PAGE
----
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Oil Prices and the Fate of Bioplastics in the Marketplace

Bioplastics can be costly to produce and can only compete on price with fossil-based plastics if oil prices are high, and they aren’t.

Polymer prices have always been tied to their raw material costs, such as oil and natural gas. Falling prices for both of these constituent materials has correspondingly resulted in reduced prices for virgin plastics. The industry has experienced this carnival ride over the past few decades, and demand for recycled materials reluctantly has been along for the ride.

Ten or so years ago, virgin PET was cheaper than recycled PET (rPET) because of the costs to collect, sort, and re-process the recyclate. Packaging companies complained to me at various trade shows that commitments to higher recycled content in their packaging were becoming hard to keep. It was also pushing their prices higher. Consumers are willing to pay a bit more for products in recycled-content packaging, but there are limits.

According to a recent report from IDTechEx, the recent bottoming out in the oil market has created a similar situation for the bioplastics industry, which had just begun to grab a foothold in the consumer goods market. The “Bioplastics: 2020-2025” report explores emerging technologies around bioplastics and forecasts the future of the industry over the next five years.

Consumers are williing to pay more for a green product . . . up to a point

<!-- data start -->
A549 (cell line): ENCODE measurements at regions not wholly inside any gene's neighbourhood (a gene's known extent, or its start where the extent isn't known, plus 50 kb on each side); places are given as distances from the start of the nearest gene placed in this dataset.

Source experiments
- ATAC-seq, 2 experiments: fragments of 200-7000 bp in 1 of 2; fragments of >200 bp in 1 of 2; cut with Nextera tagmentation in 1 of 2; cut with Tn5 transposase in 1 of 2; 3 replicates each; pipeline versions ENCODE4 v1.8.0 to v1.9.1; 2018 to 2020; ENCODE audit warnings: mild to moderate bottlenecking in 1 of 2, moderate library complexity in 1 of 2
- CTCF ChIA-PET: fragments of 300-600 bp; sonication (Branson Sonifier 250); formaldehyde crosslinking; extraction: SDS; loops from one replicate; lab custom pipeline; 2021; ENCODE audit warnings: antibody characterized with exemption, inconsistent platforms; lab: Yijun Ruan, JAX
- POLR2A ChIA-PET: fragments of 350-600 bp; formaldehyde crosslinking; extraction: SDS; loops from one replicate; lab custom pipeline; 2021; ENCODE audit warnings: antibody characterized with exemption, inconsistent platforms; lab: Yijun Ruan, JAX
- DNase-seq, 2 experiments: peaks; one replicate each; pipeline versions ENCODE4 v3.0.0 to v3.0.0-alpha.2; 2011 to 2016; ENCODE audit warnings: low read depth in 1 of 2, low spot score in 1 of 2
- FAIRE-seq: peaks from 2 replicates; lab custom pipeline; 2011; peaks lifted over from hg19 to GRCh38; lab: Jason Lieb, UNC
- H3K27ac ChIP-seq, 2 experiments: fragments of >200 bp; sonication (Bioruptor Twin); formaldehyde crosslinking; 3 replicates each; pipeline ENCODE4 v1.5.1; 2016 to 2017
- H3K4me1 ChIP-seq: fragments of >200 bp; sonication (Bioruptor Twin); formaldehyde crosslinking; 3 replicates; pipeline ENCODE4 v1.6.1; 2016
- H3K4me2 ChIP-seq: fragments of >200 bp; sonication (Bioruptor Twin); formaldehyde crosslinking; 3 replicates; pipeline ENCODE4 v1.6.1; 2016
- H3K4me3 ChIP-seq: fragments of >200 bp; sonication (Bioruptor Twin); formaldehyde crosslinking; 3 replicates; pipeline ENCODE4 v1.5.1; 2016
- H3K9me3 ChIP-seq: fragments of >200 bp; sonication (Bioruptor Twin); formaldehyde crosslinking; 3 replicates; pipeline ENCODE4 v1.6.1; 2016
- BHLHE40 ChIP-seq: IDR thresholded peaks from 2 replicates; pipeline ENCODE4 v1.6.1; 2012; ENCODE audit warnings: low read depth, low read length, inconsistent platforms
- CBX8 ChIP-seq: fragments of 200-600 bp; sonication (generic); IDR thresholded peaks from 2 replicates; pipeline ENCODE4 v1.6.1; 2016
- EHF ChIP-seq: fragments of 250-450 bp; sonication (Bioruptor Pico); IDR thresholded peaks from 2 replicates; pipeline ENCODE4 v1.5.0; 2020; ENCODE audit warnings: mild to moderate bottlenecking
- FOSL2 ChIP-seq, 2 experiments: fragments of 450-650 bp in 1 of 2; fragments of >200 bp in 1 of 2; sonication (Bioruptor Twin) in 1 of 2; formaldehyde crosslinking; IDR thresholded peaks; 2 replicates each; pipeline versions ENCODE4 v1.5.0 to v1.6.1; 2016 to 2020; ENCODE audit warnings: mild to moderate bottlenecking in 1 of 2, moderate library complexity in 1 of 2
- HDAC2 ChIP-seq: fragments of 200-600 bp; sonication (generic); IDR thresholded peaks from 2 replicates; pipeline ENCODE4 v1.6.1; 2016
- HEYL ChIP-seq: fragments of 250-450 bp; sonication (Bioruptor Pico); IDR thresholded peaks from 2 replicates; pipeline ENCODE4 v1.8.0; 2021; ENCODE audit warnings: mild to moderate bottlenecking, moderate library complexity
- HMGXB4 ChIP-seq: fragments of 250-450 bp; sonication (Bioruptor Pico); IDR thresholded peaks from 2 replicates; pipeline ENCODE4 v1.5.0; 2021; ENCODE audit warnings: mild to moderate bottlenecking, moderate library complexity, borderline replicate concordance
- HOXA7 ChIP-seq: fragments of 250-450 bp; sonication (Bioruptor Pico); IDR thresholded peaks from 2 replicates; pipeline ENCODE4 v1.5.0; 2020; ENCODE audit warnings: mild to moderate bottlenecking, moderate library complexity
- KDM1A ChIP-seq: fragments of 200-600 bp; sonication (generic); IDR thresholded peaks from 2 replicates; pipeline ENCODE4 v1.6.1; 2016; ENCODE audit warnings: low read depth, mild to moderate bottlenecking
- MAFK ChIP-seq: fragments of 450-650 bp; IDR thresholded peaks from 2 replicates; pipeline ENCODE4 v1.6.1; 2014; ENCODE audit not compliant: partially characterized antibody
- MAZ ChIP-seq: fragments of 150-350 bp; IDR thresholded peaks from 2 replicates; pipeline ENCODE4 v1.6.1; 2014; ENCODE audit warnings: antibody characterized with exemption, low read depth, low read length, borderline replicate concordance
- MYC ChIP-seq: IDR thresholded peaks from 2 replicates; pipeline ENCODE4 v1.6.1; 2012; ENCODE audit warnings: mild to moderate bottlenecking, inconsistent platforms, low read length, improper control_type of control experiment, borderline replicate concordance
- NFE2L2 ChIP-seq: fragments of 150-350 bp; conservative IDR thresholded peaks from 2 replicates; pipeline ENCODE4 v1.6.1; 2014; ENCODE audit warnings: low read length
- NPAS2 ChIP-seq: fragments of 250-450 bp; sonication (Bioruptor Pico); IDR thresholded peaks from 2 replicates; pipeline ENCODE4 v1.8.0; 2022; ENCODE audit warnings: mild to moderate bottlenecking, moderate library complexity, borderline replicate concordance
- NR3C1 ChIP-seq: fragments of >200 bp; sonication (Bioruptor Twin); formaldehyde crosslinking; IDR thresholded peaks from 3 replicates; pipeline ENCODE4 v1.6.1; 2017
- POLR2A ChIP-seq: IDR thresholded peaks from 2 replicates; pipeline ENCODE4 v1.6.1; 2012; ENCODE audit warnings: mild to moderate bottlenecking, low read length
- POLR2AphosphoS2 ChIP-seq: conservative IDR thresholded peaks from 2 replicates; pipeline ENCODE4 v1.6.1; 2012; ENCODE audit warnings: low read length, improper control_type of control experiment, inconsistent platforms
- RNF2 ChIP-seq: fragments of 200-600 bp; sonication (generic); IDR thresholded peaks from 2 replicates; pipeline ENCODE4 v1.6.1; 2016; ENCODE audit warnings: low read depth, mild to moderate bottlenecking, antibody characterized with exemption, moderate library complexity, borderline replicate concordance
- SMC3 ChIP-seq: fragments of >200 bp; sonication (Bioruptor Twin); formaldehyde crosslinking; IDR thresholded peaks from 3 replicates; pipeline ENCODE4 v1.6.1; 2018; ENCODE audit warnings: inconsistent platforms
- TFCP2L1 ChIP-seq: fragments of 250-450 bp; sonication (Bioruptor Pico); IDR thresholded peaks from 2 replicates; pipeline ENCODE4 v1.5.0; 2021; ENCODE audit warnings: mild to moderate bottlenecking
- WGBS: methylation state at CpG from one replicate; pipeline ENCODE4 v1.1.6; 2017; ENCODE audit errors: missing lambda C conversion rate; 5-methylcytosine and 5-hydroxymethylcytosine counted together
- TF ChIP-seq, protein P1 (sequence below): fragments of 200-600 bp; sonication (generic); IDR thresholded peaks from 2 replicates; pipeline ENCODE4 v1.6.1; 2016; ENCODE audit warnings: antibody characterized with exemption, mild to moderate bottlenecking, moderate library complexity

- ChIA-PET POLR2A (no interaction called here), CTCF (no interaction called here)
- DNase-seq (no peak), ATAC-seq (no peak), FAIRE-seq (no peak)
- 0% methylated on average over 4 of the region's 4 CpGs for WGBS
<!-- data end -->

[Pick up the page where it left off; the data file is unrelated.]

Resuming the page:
The report’s executive summary acknowledges bioplastics’ struggle to become mainstream, noting that these materials “could be a renewable and more sustainable alternative to fossil-based plastics.” It goes on to say that “unlike the vast majority of fossil-based plastics, many bioplastics are biodegradable, which could help provide a solution to the . . . [global] escalation in plastic waste.”  (The italics are mine.) The summary also rightly acknowledges bioplastics’ historical struggle “to deliver the same performance as fossil-based plastics,” although technology is increasingly closing the gap.

However, bioplastics will cost the consumer. “In general, consumers are willing to pay a bit extra for a green product, but only up to a point — the majority are happy to pay 5% extra for a green product, but this drops rapidly if the price difference grows any further,” said IDTechEX. “Unfortunately, bioplastics can be costly to produce and can only compete on price with fossil-based plastics if oil prices are high. Around seven years ago, oil prices were steadily growing, and the future looked bright for the bioplastics industry.”

What goes up, however, must come down. IDTechEX explained that “in 2014, oil prices crashed, throwing the bioplastics industry into turmoil. In the following years, many major bioplastics companies went out of business or rebranded.” Citing some examples, IDTechEX noted that after spending over $300 million on a bioplastics production plant, Metabolix abandoned the project, changing its name to Yield10 Bioscience and changing its focus to agritech. In January 2020, Italian PHA producer Bio-On was declared bankrupt, less than a year after having been valued at over $1 billion. CEO Marco Astorri was arrested in October 2019, following accusations of false accounting and market manipulation.”

Oil prices ride the same roller coaster as many other commodities. Like the recycling industry, the bioplastics industry is discovering this, and it seems to be interfering with the demand for bioplastics. “Despite the clear environmental advantages, bioplastics still only have about a 0.5% market share of the global plastics industry,” said IDTechEX. “This raises the question: Why aren’t bioplastics growing faster?”